US Federal Reserve raises rates despite pressure from Trump
Fed chairman Jerome Powell says US economy may be softening
The US Federal Reserve has raised interest rates again, following a two-day meeting to discuss the state of the US economy.
The move, which adds 0.25% to official interest rates aiming to reach a target between 2.25% and 2.5%, came despite unprecedented public lobbying by Donald Trump, who had pre-emptively called a rate rise “foolish” and “crazy”.
“Presidents generally avoid criticising the bank publicly, for fear of politicising the institution,” the BBC says.
Trump had, on Tuesday, taken to Twitter to urge the Federal Reserve not to make “yet another mistake”, and to “feel the market, don’t just go by meaningless numbers”.
The Washington Post reports that “investors hit the sell button shortly after the Fed’s announcement”, with the Dow Jones industrial average dropping sharply to close 350 points down for the day, leading other global markets down as well.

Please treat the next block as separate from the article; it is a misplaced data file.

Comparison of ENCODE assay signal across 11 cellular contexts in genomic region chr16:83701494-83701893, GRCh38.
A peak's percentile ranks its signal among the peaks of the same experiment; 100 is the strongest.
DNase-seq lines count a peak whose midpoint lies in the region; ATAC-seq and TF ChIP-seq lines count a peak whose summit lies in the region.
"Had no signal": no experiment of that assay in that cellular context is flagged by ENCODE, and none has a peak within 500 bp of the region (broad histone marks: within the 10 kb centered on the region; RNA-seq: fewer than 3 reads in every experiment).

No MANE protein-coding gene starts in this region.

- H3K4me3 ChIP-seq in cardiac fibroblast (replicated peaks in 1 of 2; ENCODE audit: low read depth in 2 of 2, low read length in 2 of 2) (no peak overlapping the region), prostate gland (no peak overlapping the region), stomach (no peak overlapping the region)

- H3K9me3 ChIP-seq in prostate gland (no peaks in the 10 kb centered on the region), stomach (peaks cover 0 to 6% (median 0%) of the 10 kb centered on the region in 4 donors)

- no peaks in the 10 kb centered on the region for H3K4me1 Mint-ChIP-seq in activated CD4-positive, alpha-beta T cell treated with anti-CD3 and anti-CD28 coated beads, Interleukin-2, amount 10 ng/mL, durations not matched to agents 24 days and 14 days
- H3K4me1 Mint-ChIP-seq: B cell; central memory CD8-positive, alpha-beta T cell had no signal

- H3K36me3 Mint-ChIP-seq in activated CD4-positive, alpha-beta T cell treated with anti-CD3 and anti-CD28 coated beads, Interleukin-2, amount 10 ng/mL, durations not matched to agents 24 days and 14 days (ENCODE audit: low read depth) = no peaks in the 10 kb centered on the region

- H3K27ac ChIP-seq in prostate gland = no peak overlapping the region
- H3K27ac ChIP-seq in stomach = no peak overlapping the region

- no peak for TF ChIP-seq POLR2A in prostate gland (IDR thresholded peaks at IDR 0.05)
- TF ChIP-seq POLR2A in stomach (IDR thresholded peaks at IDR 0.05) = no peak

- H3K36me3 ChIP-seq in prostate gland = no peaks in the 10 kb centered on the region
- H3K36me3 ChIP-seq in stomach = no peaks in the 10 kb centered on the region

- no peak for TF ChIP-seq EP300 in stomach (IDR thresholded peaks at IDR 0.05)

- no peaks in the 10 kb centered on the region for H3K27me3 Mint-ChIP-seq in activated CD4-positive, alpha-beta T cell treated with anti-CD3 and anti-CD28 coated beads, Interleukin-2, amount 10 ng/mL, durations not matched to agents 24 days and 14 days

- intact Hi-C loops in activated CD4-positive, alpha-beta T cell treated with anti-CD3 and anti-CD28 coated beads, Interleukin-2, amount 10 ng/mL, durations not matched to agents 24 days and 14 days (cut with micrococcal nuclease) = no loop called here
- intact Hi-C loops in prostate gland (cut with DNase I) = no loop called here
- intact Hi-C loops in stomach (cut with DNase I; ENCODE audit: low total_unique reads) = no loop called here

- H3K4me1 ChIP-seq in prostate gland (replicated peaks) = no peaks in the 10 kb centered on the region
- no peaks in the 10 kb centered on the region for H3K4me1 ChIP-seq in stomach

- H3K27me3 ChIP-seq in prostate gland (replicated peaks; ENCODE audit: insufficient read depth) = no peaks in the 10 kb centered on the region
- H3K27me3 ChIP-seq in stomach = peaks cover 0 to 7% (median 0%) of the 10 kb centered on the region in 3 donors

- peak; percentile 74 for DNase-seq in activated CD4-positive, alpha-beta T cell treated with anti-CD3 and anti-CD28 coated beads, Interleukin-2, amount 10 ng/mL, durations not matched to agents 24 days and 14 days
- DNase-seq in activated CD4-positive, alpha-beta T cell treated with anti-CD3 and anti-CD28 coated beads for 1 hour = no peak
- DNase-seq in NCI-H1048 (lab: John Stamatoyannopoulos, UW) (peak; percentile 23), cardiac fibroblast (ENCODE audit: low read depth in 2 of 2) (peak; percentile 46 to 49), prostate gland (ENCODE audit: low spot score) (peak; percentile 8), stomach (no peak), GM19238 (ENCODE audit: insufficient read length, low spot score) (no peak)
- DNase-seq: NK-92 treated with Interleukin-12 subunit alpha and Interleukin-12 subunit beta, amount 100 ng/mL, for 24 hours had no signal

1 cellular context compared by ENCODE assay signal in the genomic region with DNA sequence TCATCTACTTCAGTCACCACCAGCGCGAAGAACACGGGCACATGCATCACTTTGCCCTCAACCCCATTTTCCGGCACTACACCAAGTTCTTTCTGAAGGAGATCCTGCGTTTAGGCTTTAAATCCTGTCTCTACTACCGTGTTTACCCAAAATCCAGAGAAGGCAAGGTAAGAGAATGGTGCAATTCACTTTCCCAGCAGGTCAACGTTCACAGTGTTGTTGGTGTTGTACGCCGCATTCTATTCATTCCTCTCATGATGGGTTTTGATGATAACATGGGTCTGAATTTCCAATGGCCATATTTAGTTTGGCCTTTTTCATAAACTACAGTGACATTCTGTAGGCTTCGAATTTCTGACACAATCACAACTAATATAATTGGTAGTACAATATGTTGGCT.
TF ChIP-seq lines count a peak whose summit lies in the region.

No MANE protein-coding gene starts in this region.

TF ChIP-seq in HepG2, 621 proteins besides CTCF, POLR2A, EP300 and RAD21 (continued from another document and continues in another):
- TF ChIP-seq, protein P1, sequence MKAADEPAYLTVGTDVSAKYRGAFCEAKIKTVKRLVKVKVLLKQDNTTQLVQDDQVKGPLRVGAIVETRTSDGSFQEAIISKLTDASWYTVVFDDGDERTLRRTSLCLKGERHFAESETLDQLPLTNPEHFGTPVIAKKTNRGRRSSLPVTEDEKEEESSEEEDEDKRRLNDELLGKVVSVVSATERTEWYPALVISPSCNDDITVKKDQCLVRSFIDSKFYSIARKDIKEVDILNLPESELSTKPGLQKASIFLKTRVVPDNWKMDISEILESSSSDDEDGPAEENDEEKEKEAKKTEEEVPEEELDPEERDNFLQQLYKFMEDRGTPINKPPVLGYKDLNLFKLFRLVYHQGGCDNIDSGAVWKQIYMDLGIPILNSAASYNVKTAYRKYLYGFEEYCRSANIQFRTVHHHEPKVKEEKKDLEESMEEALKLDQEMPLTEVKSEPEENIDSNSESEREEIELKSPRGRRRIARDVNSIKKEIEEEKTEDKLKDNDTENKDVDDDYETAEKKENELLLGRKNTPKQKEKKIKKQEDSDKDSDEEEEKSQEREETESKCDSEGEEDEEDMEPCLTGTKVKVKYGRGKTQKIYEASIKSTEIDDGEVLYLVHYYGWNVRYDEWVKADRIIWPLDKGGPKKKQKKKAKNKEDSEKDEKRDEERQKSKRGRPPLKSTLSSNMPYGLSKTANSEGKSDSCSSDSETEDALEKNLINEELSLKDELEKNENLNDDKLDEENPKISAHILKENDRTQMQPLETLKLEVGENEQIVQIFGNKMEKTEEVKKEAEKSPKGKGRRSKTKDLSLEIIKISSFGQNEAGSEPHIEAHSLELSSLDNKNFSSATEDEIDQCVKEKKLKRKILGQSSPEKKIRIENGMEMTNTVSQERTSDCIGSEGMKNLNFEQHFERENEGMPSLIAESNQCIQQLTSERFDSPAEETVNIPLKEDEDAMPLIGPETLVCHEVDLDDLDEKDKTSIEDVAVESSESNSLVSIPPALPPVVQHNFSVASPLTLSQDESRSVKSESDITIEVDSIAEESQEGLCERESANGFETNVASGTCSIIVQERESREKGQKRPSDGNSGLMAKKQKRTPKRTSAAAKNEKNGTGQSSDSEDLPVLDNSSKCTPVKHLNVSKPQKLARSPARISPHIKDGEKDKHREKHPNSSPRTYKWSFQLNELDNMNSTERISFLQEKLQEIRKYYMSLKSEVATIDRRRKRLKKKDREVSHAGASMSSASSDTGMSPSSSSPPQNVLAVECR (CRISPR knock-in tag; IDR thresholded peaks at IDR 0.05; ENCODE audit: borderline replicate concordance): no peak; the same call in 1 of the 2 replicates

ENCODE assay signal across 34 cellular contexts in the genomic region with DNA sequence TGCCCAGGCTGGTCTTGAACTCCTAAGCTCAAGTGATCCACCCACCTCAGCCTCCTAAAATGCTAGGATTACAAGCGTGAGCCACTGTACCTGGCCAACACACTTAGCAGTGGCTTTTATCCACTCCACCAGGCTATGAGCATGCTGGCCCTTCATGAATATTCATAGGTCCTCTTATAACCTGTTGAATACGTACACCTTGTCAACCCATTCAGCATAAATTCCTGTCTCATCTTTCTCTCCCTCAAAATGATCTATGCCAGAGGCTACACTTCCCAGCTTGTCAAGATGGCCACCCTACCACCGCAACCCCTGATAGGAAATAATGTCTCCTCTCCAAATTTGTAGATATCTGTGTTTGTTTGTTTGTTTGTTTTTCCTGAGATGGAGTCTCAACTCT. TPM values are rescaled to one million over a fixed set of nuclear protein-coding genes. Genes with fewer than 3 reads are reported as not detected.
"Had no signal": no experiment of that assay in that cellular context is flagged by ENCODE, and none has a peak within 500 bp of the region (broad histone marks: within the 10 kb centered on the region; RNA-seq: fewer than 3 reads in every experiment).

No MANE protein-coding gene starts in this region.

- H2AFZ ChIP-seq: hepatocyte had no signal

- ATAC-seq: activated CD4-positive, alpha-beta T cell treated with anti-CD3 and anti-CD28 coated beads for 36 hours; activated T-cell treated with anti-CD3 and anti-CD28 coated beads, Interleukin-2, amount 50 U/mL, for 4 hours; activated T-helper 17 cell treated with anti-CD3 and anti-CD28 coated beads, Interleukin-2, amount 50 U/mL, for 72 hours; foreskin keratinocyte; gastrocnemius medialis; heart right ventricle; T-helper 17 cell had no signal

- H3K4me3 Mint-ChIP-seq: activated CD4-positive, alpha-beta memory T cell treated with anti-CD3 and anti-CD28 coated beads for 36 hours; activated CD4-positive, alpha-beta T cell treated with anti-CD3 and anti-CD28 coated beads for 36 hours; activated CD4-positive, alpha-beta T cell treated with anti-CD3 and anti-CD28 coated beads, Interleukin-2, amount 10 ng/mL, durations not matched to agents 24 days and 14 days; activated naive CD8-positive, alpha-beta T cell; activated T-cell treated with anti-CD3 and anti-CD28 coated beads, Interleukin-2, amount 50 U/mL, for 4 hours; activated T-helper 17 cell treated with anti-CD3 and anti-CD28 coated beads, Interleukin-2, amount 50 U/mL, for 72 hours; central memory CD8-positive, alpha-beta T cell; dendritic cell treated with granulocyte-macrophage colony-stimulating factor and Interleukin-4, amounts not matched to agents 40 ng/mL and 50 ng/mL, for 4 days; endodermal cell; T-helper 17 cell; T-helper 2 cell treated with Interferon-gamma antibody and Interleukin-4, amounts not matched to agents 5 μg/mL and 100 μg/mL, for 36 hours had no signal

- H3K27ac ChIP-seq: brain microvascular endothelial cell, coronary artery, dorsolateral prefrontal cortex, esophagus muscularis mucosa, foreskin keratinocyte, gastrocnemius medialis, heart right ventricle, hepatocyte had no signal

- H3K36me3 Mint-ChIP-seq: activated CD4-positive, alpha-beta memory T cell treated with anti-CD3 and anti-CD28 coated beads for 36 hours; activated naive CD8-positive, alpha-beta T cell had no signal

The market reaction came despite assurances from Federal Reserve chairman Jerome Powell that the US economy was in relatively good shape.
“Despite this robust economic backdrop and our expectation for healthy growth, we have seen developments that may signal some softening,” Powell said.
However, Powell also said there was a “fairly high degree of uncertainty” about what the Fed’s next steps will be, with most analysts agreeing that the expected number of rate rises in 2019 will be reduced from three to two.